Tracking Social Media with Google Spreadsheets – Part 1
This is part 1 of a 2-part series on using Google Spreadsheets to make social media measurement easier, quicker and almost completely automated. When you’re done reading this, Part 2 awaits!
1. Tracking social media is hard
2. You don’t have time to track social media
Tracking social media is hard
Let’s tackle the first problem. Yes, tracking social media is incredibly difficult. There are a million things you can track, including content on your site that’s being shared, people that are mentioning your brand or products online, tweets, shares, likes, pluses – you name it. It seems like everything is social these days, which makes tracking it kind of like counting grains of sand as they fall through your fingers.
But you have to start somewhere, and the easiest place to start is on your own site. With your own content. Which raises a number of other tracking issues. For instance, there’s a difference between tracking how many people click the social sharing buttons on your pages vs. how many people click on the links in your tweets vs. how many people copy and paste your URL and share it on their own (and how many people click on the links in their tweets/shares/posts etc.).
Again, you have to start somewhere. Today, we’ll start with tracking how many people click on the links to your content that you share on your social networks. This is actually rather easy, and I’ve broken it down into 5 steps:
- Copy the URL of the content you’re sharing
- Paste that URL into the Google Analytics URL builder, along with the following:
- Campaign Source – twitter (or facebook, linkedin, googleplus, etc.)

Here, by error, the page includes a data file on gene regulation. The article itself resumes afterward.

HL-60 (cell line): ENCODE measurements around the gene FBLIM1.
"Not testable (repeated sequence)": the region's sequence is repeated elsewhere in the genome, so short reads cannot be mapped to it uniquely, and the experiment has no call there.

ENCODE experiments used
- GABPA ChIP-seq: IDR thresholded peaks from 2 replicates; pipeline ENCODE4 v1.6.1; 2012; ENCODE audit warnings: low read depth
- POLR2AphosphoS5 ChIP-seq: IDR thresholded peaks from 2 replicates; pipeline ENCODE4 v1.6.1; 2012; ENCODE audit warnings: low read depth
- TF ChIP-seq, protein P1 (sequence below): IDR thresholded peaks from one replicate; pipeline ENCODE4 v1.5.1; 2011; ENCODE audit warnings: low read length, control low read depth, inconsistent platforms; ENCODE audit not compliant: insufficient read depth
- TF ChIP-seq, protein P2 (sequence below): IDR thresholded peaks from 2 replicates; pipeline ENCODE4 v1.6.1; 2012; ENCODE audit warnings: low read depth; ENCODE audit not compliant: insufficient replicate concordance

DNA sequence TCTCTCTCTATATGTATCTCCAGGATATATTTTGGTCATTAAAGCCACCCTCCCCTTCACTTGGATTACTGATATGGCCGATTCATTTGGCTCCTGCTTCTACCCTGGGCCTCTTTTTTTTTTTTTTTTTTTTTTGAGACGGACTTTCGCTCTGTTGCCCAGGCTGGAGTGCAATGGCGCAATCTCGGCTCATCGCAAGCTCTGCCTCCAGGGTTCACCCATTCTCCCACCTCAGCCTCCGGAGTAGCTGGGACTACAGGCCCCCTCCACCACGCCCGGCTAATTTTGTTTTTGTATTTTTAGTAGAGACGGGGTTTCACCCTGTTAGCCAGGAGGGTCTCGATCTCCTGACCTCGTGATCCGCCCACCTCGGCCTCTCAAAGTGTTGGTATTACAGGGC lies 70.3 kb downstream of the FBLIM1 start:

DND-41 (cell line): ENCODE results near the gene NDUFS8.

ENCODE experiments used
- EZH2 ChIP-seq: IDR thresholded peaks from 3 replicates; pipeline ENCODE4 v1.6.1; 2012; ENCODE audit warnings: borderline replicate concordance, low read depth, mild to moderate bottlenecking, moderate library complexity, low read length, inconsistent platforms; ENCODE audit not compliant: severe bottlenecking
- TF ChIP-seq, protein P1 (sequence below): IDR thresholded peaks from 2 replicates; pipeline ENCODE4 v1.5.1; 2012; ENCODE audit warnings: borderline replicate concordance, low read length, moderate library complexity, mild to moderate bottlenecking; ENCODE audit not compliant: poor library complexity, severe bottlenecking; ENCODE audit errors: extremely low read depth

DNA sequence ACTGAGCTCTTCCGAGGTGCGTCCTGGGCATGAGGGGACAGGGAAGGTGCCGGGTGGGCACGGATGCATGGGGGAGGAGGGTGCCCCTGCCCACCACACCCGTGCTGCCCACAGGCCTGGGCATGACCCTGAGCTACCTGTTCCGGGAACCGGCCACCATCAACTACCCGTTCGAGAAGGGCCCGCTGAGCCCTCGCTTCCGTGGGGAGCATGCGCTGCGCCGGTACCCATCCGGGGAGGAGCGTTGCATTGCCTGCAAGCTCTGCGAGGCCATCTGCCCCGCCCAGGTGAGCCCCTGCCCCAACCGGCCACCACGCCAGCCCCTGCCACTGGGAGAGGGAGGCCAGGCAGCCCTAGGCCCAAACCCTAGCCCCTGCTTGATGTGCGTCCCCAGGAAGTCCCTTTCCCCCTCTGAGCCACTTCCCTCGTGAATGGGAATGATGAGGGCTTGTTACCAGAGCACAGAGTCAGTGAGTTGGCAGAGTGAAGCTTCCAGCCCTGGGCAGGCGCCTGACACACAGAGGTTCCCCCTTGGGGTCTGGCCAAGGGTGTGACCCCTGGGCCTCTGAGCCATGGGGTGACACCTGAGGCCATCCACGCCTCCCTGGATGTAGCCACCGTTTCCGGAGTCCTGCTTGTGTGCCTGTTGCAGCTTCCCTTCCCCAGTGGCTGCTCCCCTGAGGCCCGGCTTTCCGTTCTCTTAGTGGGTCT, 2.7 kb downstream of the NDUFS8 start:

- Campaign Medium – social
- Campaign Name – blog (or something that signifies the type of content you’re sharing)
- Take the full URL (for example, http://www.yoursite.com/awesome-blog-post?utm_source=twitter&utm_medium=social&utm_campaign=blog) and shorten it with Bit.ly (because every character counts when you only have 140)
- Share that shortened link on the specific social platform that you identified for the utm_source
- Rinse and repeat steps 2-4 for every social network you want to use
Wondering why I chose those source, medium and campaign names? Read up on this refresher for campaign tagging in Google Analytics. Doing the above will make it very easy for you to get insights into which social media channels are worth your time. Just go to Traffic Sources > Sources > Campaigns, click on blog (or whatever campaign name you chose), and do a little happy dance when you see a report like below:
Notice, I ditched the standard data table view for the sexy comparison view.
I don’t have time to track social media
It’s true, the steps above take time. In fact, it used to take me at least 15 minutes to add the campaign parameters, shorten the links, and then share them on the various social networks. I can’t stand wasting time doing repetitive tasks that can be easily programmed. Thanks to Tom Critchlow’s post on how to build agile SEO tools using Google spreadsheets I can choose to spend my time building tools that do the repetitive nonsense for me. I’ve been using Google spreadsheets to hack together tools very quickly to do all sorts of things, including automating the task of tagging URLs with campaign parameters and shortening the links.